"Our initial analysis indicates that there will be a loss of 75,000 direct coal generation jobs in the United States by 2020,” said Roberts in a statement.  “Those are jobs primarily in coal mines, power plants, and railroads.  By 2035, those job losses will more than double to 152,000. That amounts to about a 50 percent cut in these well-paying, highly skilled jobs. When a U.S. government economic multiplier used to calculate the impact of job losses is applied to the entire economy, we estimate that the total impact will be about 485,000 permanent jobs lost.”

Another labor leader was not ready to join in on that bleak appraisal of the proposal’s impact on future employment.  “The immediate focus for the labor movement will be what happens right here at home,” said AFL-CIO President Richard Trumka.  “Will our efforts to fight climate change be another excuse to beat down working Americans, or will we use this opportunity to lift employment standards, to create good jobs in places that need them, to make sure that the promise of a decent retirement after decades of dangerous, difficult work is honored?”

States working together

Under EPA oversight, the states will bear the major responsibility for ensuring that EGUs meet the proposed limits.  One aspect of state response that will likely be extensively discussed is the use of multistate programs to achieve compliance.  The EPA seems to strongly endorse this approach and, in the proposal, continually notes the performance of the Regional Greenhouse Gas Initiative (RGGI), a program in which nine Northeastern states have placed limits on CO2 emissions from power plants.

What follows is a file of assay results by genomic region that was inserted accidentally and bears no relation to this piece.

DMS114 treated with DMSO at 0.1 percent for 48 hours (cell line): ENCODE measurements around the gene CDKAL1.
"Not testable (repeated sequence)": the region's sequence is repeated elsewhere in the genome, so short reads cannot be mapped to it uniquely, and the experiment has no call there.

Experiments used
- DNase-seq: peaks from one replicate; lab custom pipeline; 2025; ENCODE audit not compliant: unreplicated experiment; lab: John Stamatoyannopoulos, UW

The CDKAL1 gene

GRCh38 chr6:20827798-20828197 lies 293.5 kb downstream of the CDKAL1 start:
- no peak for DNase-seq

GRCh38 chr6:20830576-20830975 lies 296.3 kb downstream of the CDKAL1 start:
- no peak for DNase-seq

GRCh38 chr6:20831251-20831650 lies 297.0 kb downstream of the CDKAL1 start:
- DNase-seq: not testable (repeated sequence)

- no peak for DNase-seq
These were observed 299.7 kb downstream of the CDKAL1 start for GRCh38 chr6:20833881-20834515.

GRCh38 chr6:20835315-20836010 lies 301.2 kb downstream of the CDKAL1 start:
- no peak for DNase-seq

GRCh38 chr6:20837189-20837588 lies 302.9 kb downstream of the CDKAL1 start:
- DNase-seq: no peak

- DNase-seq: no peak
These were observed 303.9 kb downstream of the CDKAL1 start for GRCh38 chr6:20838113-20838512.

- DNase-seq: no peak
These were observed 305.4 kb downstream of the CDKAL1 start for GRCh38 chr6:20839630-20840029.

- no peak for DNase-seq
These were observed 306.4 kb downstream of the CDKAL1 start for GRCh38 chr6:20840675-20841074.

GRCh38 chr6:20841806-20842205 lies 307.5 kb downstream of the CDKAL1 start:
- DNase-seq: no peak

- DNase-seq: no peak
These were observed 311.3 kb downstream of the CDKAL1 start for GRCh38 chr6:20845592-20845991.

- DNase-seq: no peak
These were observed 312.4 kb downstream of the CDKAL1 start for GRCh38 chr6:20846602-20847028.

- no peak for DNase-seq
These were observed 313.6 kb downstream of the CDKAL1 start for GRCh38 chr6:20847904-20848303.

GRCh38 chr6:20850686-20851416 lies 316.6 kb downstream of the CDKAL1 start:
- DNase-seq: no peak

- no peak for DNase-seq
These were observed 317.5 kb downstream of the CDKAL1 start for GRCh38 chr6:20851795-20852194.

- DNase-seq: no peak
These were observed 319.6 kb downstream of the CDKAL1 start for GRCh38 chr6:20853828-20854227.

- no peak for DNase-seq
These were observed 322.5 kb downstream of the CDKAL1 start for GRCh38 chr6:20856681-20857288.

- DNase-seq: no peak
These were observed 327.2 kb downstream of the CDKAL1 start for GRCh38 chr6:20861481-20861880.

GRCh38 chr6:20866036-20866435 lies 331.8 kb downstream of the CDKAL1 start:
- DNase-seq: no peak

The benefits of the multistate approach were noted in a statement by Ken Kimmel, former board chair of the RGGI and current president of the Union of Concerned Scientists.  Kimmel said that the expansion of renewable energy and energy efficiency prompted by the RGGI cut carbon emissions from power plants by about 40 percent since 2005 and are projected to reach approximately a 50 percent cut by 2020.  EPA’s proposed goal is to reduce carbon emissions from existing power plants by 30 percent by 2030. 

“The experience with RGGI shows that states can cut carbon far more cost-effectively if they work together, rather than going it alone,” said Kimmel. “Under the proposed new rule, states can pool their resources to take advantage of the falling cost and wide availability of renewable energy resources and energy efficiency to meet the carbon standard affordably and reliably.”

The next 12 months

As noted, the above statements represent brief, immediate reactions to the proposal.  Over the 120-day comment period, the EPA will receive vast amounts of technical, economic, and environmental information that will support, reject, or seek to amend the proposed standards.  President Obama directed the EPA to complete “carbon pollution standards, regulations or guidelines” by June 1, 2015.  In its final action, will the EPA stick close to what it proposed or veer in another direction?  The next 12 months will be bursting with speculation about the answer to that question.

The proposed Clean Power Plan

Part 1-Introduction

Part 2-State specific goals

Part 3-BSER

Part 4-State plans